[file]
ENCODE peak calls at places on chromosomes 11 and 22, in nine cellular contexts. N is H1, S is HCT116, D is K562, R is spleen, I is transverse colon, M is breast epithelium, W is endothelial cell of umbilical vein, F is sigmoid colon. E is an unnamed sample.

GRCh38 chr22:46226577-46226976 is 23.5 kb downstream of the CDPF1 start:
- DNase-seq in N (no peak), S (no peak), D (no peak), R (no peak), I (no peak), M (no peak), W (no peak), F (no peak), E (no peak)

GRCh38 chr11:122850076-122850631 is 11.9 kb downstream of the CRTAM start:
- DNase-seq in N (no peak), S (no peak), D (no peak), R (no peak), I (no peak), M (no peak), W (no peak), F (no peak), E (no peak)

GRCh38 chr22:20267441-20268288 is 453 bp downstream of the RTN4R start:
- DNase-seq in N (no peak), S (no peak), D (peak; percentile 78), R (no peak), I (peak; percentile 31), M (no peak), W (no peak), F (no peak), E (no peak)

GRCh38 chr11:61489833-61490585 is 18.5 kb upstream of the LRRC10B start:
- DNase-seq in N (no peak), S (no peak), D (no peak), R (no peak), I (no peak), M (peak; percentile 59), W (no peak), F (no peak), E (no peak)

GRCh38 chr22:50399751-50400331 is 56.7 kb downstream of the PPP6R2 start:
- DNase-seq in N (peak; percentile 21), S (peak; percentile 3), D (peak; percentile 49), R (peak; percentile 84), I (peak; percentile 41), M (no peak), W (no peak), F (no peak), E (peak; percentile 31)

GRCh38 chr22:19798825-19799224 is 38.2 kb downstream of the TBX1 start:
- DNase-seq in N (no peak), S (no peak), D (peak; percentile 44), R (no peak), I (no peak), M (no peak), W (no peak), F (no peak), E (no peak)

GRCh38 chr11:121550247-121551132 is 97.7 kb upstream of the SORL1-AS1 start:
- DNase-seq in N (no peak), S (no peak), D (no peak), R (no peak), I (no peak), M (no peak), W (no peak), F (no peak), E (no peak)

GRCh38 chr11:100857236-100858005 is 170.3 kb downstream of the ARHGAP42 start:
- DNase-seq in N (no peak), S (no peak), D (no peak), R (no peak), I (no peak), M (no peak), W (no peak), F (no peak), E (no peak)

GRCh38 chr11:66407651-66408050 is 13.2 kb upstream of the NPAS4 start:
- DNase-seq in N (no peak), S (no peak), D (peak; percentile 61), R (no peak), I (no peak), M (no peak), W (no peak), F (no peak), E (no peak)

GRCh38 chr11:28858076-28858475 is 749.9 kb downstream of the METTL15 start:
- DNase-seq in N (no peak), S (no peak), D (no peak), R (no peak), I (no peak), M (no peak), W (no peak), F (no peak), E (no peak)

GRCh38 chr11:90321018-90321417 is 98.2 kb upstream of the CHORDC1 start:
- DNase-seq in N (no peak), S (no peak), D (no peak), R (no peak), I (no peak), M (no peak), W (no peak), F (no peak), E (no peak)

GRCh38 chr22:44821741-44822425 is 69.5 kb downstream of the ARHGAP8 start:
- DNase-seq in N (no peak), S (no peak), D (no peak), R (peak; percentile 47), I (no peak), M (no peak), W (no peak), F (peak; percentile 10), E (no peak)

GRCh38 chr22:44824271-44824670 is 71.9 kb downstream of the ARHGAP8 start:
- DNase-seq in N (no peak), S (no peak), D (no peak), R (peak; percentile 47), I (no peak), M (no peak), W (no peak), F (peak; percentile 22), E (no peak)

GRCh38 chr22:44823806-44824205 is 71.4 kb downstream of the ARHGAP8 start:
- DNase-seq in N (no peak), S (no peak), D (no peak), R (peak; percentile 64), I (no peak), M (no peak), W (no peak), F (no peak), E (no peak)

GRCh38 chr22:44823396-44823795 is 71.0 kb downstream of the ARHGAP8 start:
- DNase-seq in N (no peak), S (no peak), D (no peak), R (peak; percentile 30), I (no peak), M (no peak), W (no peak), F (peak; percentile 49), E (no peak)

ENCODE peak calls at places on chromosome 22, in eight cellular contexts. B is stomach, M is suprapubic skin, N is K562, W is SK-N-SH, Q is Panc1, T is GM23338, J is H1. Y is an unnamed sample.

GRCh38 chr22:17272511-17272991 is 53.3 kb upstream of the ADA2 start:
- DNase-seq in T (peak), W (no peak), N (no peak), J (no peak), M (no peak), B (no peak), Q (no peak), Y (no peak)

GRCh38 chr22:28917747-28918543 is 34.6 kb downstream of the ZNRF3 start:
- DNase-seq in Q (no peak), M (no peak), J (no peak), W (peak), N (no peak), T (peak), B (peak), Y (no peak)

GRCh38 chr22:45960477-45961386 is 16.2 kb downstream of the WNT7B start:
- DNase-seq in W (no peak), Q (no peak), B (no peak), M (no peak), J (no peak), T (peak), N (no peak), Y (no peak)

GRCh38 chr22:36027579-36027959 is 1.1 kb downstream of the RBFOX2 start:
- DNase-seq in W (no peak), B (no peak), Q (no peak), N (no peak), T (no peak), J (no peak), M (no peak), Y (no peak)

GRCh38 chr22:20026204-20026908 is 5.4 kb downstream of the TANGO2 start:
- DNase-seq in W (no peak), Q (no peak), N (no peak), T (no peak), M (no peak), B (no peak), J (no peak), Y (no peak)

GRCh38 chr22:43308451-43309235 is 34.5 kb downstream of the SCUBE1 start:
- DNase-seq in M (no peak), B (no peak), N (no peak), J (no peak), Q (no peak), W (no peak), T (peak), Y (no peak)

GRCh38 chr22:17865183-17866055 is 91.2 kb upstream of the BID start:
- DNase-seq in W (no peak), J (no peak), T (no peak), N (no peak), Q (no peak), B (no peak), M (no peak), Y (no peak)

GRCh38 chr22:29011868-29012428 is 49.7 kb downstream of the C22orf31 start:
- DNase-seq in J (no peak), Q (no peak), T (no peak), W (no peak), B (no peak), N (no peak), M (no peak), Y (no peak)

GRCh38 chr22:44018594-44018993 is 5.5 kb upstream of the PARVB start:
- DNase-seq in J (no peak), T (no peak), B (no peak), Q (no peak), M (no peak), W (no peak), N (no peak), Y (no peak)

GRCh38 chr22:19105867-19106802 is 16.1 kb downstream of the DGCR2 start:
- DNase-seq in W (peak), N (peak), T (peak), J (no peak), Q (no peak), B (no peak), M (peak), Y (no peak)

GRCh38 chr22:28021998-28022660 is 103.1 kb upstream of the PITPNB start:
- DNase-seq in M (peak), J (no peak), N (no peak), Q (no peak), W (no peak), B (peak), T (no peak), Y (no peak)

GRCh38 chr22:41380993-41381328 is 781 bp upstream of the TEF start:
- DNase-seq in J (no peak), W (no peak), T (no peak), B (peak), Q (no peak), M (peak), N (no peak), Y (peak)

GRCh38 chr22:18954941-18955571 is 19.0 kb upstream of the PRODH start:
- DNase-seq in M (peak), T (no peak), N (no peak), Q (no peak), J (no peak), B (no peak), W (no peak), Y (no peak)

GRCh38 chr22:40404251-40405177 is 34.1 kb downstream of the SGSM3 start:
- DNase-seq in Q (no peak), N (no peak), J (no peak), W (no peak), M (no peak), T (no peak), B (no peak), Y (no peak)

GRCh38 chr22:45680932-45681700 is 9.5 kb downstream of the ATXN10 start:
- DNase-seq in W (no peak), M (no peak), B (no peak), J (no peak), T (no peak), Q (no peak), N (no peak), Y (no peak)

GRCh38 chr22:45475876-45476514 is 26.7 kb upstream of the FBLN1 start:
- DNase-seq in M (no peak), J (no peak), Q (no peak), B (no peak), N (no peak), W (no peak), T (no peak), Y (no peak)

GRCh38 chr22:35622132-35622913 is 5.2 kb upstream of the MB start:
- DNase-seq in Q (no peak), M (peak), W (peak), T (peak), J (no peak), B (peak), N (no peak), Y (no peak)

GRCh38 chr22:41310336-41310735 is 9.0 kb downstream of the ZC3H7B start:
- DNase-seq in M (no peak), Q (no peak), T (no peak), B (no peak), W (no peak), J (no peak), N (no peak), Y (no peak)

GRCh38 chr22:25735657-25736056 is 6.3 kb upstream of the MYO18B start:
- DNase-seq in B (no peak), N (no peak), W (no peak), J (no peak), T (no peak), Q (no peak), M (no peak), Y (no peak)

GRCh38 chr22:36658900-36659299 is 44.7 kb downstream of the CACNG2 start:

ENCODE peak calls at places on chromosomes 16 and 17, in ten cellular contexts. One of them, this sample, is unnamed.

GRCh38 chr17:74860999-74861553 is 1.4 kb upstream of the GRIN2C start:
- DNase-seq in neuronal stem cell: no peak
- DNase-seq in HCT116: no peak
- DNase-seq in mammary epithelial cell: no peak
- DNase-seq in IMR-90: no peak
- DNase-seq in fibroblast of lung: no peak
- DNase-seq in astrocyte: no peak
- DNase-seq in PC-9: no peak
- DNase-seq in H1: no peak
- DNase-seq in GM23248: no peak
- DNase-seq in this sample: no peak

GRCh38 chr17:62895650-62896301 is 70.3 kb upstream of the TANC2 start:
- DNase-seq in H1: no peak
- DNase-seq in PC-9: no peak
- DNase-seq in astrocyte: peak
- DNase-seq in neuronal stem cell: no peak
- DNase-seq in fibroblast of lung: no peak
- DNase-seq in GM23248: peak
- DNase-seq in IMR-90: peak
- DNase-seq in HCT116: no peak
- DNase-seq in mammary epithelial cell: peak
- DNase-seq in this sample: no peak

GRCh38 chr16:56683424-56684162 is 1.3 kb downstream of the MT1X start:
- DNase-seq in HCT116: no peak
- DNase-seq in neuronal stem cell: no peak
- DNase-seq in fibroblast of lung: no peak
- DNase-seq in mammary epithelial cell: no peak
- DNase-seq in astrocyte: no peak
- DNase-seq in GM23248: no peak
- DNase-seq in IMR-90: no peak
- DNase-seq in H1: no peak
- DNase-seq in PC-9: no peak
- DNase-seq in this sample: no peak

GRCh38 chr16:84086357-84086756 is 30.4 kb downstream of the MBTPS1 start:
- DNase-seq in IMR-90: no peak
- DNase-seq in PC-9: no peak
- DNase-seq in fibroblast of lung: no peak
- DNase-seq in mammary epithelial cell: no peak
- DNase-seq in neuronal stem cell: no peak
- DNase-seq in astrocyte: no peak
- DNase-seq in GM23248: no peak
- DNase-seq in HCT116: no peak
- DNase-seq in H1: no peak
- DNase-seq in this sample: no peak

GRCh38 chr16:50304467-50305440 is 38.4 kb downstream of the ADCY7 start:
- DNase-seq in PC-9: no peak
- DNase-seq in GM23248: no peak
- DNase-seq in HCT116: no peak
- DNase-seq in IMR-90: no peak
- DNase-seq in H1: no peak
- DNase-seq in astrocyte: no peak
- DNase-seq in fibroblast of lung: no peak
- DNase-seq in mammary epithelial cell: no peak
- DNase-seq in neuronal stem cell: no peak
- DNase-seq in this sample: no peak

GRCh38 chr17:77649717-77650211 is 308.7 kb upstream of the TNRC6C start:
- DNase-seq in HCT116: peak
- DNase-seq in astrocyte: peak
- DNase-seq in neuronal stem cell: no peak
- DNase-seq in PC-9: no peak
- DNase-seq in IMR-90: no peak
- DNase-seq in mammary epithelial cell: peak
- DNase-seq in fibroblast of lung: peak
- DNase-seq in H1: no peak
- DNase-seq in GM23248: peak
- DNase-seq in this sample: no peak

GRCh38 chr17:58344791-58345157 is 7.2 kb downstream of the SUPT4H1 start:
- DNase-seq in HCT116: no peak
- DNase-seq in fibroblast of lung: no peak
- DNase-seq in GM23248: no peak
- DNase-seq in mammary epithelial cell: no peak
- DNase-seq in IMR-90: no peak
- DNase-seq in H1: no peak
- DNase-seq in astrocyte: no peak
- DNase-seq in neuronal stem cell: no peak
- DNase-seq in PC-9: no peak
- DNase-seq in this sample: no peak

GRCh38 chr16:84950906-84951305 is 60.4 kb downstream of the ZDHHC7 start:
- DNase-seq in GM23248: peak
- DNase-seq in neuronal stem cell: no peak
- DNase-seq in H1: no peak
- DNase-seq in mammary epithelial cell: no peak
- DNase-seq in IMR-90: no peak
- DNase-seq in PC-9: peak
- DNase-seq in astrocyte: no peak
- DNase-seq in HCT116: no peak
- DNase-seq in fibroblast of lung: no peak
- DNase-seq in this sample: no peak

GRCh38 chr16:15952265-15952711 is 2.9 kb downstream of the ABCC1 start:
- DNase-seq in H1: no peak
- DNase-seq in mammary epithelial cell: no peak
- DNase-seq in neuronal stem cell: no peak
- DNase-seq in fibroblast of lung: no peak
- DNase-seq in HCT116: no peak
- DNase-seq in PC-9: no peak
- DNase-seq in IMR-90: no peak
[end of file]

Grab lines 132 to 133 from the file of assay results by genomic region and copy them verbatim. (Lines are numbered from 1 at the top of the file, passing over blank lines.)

- DNase-seq in PC-9: no peak
- DNase-seq in IMR-90: no peak